This article is from the CD-Recordable FAQ, by Andy McFadden (email@example.com) with numerous contributions by others.
Packet writing is an alternative to writing entire tracks or discs.
It allows you to write much smaller chunks, down to the level of individual
files. With track-at-once recording there's a maximum of 99 tracks per
disc, a minimum track length of 300 blocks, and an additional 150 blocks
of overhead for run-in, run-out, pregap, and linking. Packet writing
allows many writes per track, with only 7 blocks of overhead per write (4
for run-in, 2 for run-out, and 1 for link). Since it's possible to write
packets that are small enough to fit entirely in the CD recorder's buffer,
the risk of buffer underruns can be eliminated.
There are some problems with packet writing, mostly due to the inability of
older CD-ROM drives to deal with the gaps between packets. CD-ROM drives
can become confused if they read into the gap, a problem complicated by
read-ahead optimizations on some models.
There are two basic "philosophies" behind packet writing, fixed-size and
variable-size. With fixed-size packets, the CD recorder writes data
whenever it has a full packet. All packets in the same track must have the
same size. It's relatively easy for a CD-ROM drive to skip over the
inter-packet gaps if it knows where the gaps are ahead of time, but there's
a large installed base of CD-ROM drives that aren't that smart.
With variable-sized packets, the CD-ROM drive can't tell ahead of
time where the gaps are. The problem can be avoided by laying out the
filesystem in such a way that the drive never tries to read from the gaps.
One approach is to put each file into a single packet, but if the size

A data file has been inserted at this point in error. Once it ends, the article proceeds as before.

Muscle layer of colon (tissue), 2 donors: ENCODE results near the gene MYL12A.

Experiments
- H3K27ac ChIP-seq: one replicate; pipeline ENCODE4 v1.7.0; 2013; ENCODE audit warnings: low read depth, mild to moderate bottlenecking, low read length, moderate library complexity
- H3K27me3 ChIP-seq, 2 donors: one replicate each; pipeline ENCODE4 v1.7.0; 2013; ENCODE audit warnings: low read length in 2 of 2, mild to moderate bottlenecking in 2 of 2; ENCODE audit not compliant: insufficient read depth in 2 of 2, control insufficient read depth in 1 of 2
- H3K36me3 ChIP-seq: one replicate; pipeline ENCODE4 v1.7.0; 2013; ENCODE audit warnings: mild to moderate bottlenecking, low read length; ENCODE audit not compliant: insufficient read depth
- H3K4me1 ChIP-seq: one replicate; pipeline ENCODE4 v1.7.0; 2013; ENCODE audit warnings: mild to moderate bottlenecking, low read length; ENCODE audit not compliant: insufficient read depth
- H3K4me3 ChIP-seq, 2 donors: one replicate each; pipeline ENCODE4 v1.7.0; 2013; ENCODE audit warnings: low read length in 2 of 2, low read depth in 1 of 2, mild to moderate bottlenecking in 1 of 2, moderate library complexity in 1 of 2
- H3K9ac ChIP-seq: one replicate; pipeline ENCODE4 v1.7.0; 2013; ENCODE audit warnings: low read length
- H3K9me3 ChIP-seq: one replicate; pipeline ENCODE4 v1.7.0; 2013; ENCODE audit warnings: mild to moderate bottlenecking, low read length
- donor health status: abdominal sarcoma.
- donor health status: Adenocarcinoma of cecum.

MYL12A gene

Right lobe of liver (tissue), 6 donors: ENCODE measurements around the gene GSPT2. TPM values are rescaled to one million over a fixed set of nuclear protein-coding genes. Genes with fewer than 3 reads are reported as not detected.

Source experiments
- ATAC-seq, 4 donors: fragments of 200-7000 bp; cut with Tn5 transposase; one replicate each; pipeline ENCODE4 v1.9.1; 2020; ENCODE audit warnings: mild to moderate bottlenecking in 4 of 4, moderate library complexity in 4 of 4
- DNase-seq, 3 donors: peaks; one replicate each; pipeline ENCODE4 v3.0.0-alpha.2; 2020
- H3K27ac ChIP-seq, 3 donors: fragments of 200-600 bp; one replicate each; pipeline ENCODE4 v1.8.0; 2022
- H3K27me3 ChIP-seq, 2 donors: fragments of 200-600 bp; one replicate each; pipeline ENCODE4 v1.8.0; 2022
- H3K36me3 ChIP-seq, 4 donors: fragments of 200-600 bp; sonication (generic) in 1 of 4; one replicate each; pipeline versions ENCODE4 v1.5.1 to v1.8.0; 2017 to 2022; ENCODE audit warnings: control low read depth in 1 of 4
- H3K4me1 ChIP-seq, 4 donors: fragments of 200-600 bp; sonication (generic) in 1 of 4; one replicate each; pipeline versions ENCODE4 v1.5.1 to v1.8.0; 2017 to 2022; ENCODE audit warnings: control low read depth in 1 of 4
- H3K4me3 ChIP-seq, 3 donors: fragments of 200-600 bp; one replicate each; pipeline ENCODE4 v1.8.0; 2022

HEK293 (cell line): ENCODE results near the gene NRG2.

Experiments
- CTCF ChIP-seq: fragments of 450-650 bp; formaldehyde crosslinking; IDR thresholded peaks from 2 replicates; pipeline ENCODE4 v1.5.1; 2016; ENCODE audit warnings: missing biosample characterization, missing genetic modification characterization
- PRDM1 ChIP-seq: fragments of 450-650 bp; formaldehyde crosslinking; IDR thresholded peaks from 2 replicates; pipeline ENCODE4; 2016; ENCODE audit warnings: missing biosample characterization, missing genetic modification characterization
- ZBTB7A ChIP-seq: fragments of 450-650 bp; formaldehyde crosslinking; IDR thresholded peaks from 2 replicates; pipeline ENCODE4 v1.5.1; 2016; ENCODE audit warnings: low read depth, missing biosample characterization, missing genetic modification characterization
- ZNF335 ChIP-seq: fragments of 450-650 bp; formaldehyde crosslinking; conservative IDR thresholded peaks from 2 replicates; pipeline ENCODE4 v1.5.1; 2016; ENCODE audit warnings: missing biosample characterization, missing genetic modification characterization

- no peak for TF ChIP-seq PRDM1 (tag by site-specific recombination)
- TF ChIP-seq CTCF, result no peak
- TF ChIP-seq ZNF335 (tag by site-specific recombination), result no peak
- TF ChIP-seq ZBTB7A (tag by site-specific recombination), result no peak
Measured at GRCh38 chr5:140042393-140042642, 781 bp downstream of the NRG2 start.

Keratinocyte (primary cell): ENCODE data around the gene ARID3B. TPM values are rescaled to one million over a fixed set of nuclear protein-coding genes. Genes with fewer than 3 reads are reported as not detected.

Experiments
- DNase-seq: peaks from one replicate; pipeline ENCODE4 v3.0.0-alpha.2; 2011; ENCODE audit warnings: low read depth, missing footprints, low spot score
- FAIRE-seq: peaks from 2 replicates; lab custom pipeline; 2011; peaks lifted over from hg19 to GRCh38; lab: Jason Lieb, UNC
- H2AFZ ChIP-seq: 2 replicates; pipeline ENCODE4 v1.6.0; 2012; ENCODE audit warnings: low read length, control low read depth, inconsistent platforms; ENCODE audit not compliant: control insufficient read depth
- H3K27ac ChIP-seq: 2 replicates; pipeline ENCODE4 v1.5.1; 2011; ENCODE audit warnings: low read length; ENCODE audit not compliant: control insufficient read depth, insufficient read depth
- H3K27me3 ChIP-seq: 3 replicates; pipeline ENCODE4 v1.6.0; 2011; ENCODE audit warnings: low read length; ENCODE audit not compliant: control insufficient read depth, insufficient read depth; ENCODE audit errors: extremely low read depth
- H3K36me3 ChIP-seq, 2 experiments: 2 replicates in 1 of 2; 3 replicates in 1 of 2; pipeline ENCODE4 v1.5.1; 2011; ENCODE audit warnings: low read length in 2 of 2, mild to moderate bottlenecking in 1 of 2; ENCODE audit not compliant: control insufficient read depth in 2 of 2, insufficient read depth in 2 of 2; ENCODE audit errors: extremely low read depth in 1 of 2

of a file exceeds the size of the CD recorder write buffer, the risk of
buffer underruns returns. An alternative is to write the file in several
pieces, but the Level 1 ISO-9660 filesystem supported by most operating
systems doesn't support this. Replacing the "redirector" (e.g. MSCDEX)
with one that supports Level 3 ISO-9660 solves the problem.
Files on packet-written discs are typically stored in a UDF filesystem.
When the session is closed -- necessary for the disc to be readable on
anything but a CD recorder -- some implementations will wrap an ISO-9660
filesystem around the disc to make the files accessible on systems without
a UDF reader. When DirectCD for Windows closes a disc in ISO-9660 format,
it uses Level 3 multi-extent files. Support for Level 3 ISO-9660 will
likely be added to future OSs, but for the time being it can be difficult
to share such discs between machines that aren't running Win95/NT.
DirectCD for Mac OS leaves the disc in UDF format, so reading the discs
requires a UDF driver. See section (6-3-1) for more information on UDF,
including a web site where free UDF drivers can be downloaded. (If you
have DirectCD, you don't need to download the drivers separately; you would
only need them if you didn't own packet-writing software and wanted to read
discs created by somebody who did.)
Writing to a CD-R with packets will be slower than writing with standard
premastering software. Since the expected application for packet writing
is "drive letter access" rather than creating an entire CD, this should not
be an issue for most people.
Audio CDs can't be written with packets.
You really don't want to defragment a CD-RW written with fixed packets.
The disc is deliberately fragmented to avoid "wearing out" sectors on
Some early CD recorders were only be able to write to a disc the first 99
times it was placed in the drive, because the recorder has to calibrate
the laser power before writing, and there are only 99 spaces for doing
the test writes. Sony and Philips have developed ways to work around the
problem, such as remembering the last 10 pieces of media seen, so this
doesn't cause problems on current drives.
Information on packet-writing software follows. It is in general a bad
idea to have more than one installed at the same time.